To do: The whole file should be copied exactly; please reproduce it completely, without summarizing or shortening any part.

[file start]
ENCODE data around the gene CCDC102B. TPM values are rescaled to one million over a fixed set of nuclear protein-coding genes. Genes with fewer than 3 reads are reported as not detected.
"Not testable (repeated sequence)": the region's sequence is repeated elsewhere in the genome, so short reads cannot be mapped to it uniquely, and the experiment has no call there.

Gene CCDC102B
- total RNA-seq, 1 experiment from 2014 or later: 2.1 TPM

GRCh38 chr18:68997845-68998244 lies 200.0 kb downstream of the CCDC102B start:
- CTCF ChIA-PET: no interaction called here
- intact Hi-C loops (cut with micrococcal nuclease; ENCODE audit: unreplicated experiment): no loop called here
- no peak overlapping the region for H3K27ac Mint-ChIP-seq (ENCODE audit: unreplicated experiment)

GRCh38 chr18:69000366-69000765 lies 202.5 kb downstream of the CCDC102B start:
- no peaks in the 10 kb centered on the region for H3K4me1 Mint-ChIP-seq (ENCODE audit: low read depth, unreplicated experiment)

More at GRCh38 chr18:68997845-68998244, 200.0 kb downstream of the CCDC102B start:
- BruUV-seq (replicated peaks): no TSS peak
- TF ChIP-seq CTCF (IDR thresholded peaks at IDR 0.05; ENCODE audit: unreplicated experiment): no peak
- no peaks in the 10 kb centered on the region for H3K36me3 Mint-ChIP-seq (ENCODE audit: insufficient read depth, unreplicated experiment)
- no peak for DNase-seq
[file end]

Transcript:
ENCODE data around the gene CCDC102B. TPM values are rescaled to one million over a fixed set of nuclear protein-coding genes. Genes with fewer than 3 reads are reported as not detected.
"Not testable (repeated sequence)": the region's sequence is repeated elsewhere in the genome, so short reads cannot be mapped to it uniquely, and the experiment has no call there.

Gene CCDC102B
- total RNA-seq, 1 experiment from 2014 or later: 2.1 TPM

GRCh38 chr18:68997845-68998244 lies 200.0 kb downstream of the CCDC102B start:
- CTCF ChIA-PET: no interaction called here
- intact Hi-C loops (cut with micrococcal nuclease; ENCODE audit: unreplicated experiment): no loop called here
- no peak overlapping the region for H3K27ac Mint-ChIP-seq (ENCODE audit: unreplicated experiment)

GRCh38 chr18:69000366-69000765 lies 202.5 kb downstream of the CCDC102B start:
- no peaks in the 10 kb centered on the region for H3K4me1 Mint-ChIP-seq (ENCODE audit: low read depth, unreplicated experiment)

More at GRCh38 chr18:68997845-68998244, 200.0 kb downstream of the CCDC102B start:
- BruUV-seq (replicated peaks): no TSS peak
- TF ChIP-seq CTCF (IDR thresholded peaks at IDR 0.05; ENCODE audit: unreplicated experiment): no peak
- no peaks in the 10 kb centered on the region for H3K36me3 Mint-ChIP-seq (ENCODE audit: insufficient read depth, unreplicated experiment)
- no peak for DNase-seq